Quality meets quantity
The Philharmonic streams 44 to 50 programs for the Digital Concert Hall a season, which amounts to about one a week. The archive currently holds 332 different concerts, including a total of 891 different classical works. There are also over 200 interviews with guest soloists, conducted mostly by Philharmonic players, and some 40 to 50 documentary and educational programs. The portal last summer added over 20 historic Von Karajan recordings, and his operas from the Salzburg Easter Festival have become some of the most well-visited videos.

But the all-time hit remains the 2010 Peter Sellars semi-staging or “ritualization” of Bach’s St. Matthew’s Passion. Zimmermann estimates that 15,000 to 20,000 people have viewed some or all of the performance, which also became the Philharmonic’s first self-produced DVD (it is also available on Blu-ray).

Expanding the media empire, looking ahead
The Philharmonic continues to produce its own DVDs in-house, from Sellars’s 2014 take on the St. John Passion to operas from their Easter Festival in Baden-Baden to a New Year’s concert with Menahem Pressler in 2015.

Last year, the Philharmonic launched its own label, making its products available through its own online store as well as marketplaces such as iTunes and Amazon. The label’s first release of Schumann Symphonies under Music Director Simon Rattle is available as a linen-lined CD box accompanied by a Blu-ray disc including “behind-the-scenes” footage, a download code for the album, and a seven-day pass to the Digital Concert Hall. It is also available on vinyl or as a purely digital download.

“Everything is bundled together,” says Zimmermann. “When you buy something from us, you buy a concert experience.”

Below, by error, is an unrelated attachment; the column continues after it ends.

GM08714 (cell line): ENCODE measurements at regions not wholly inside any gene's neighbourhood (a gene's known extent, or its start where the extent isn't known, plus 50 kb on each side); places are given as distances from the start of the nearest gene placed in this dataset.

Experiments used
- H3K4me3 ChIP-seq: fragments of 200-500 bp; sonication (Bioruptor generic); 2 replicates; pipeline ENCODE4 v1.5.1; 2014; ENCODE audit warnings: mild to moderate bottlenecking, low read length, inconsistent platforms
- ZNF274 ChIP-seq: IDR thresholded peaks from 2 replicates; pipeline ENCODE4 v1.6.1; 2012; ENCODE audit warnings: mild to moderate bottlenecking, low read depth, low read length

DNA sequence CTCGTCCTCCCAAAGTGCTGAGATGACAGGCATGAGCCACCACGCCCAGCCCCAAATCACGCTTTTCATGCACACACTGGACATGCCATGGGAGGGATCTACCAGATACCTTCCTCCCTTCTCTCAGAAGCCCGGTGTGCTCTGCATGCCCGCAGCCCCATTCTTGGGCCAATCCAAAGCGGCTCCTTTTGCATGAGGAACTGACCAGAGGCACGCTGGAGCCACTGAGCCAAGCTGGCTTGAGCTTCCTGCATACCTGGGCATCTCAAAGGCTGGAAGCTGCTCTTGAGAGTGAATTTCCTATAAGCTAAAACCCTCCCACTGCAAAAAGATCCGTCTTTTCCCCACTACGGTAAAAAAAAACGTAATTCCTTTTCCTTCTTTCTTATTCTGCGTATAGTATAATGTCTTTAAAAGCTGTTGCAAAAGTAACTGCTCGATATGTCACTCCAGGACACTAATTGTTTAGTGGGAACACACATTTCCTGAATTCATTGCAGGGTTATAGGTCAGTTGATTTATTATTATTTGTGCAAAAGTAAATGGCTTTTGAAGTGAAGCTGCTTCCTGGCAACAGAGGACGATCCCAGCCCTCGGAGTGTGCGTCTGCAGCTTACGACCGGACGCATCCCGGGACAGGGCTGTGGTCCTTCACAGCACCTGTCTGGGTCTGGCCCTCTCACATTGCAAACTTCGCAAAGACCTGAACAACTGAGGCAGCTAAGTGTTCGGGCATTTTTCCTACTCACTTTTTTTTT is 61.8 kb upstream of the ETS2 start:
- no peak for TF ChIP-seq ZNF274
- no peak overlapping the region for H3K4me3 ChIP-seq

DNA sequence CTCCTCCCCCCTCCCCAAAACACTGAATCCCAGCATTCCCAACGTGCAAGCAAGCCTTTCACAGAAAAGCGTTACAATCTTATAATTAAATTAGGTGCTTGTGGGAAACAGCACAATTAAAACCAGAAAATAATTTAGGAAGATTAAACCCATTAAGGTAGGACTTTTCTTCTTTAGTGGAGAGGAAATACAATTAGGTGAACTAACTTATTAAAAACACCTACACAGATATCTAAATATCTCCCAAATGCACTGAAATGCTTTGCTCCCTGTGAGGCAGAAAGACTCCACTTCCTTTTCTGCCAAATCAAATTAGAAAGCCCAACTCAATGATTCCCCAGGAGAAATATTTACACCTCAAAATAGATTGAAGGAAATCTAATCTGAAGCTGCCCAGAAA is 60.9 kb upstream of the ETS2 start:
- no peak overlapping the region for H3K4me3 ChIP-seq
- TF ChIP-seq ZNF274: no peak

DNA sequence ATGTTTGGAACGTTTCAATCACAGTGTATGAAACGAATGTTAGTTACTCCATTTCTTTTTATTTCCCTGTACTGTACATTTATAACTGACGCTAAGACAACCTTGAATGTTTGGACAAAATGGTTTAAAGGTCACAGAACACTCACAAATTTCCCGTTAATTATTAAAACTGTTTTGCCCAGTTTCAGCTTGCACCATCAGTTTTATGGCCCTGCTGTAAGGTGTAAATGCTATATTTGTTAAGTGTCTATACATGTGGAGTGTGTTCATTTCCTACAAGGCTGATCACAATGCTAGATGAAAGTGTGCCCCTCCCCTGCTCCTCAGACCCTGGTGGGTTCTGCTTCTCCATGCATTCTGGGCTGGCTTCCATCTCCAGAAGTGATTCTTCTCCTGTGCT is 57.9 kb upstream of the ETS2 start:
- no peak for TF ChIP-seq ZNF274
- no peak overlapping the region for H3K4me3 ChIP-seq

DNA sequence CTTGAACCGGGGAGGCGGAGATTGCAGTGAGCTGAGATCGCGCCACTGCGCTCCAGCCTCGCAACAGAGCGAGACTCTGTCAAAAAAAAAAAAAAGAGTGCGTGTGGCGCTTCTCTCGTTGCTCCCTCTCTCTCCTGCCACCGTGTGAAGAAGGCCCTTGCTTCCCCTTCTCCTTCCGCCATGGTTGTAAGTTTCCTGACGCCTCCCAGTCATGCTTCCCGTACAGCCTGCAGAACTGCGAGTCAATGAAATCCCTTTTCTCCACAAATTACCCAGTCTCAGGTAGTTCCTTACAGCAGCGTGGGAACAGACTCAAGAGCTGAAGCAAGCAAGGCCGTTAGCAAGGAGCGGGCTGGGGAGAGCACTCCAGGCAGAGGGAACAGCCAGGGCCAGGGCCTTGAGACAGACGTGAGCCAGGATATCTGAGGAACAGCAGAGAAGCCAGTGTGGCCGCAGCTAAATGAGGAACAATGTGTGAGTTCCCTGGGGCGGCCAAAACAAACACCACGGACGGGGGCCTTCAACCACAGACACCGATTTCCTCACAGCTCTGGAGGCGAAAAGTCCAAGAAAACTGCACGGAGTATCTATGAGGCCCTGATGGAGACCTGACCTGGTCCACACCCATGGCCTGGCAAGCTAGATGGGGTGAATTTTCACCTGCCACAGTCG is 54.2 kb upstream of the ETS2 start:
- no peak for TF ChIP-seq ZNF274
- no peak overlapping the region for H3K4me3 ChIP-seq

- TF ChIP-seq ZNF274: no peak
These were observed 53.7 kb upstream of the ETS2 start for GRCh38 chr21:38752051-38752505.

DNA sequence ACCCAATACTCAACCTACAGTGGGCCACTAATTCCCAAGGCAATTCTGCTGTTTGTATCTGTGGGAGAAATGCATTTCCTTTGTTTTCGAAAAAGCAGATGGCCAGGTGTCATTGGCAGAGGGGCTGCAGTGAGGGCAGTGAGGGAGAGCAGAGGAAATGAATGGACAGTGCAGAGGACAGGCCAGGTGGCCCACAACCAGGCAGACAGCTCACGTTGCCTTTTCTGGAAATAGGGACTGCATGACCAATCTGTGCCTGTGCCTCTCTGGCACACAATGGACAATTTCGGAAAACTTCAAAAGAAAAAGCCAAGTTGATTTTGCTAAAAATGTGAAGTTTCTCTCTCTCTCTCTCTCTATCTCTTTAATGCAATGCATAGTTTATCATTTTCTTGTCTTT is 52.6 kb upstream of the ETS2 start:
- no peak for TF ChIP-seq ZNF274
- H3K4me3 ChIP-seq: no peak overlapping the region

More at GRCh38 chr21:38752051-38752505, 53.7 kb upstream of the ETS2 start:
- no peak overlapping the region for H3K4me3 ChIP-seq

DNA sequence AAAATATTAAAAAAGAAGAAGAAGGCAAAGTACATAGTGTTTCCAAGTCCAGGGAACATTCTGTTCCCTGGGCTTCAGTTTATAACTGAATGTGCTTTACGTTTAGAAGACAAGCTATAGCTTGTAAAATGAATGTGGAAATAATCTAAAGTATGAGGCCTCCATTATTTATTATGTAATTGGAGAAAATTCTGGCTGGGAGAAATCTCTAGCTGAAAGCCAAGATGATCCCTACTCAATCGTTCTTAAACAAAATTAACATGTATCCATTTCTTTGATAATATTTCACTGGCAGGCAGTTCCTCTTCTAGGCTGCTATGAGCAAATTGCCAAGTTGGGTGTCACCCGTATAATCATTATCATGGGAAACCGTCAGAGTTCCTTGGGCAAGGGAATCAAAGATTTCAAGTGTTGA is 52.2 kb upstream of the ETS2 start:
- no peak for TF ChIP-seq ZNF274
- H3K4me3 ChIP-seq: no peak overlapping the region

Since 2010, the Philharmonic has also made selected programs available live in HD to movie theaters. It currently streams, by satellite, three performances a season to 80 theaters in Germany and 40 in other European countries. Tickets sell at a rate of about 50 percent to 60 percent in Germany, and slightly less in the rest of Europe. Although the growth rate has remained more or less unchanged over the past three years, Zimmermann considers theaters to be an important channel for distributing the live product and hopes to add additional territories in the future. Other plans for the Digital Concert Hall include streaming content from the Philharmonie that does not necessarily involve the Berlin Philharmonic, be it a chamber music concert or a city festival featuring other orchestras. Also in development is an app in Chinese to meet the demands of that market.

And the next step in visual quality is just around the corner: Zimmermann speculates that they will make the jump from HD (1,080 pixels) to 4K Ultra HD (4,000 pixels), accompanied by high resolution audio, by 2017 at the latest. The future for Berlin’s virtual venue looks—and sounds—bright indeed.

Rebecca Schmid is a classical music and culture journalist based in Berlin. She writes for the New York Times, Financial Times, Musical America Worldwide, Gramophone, and many other publications.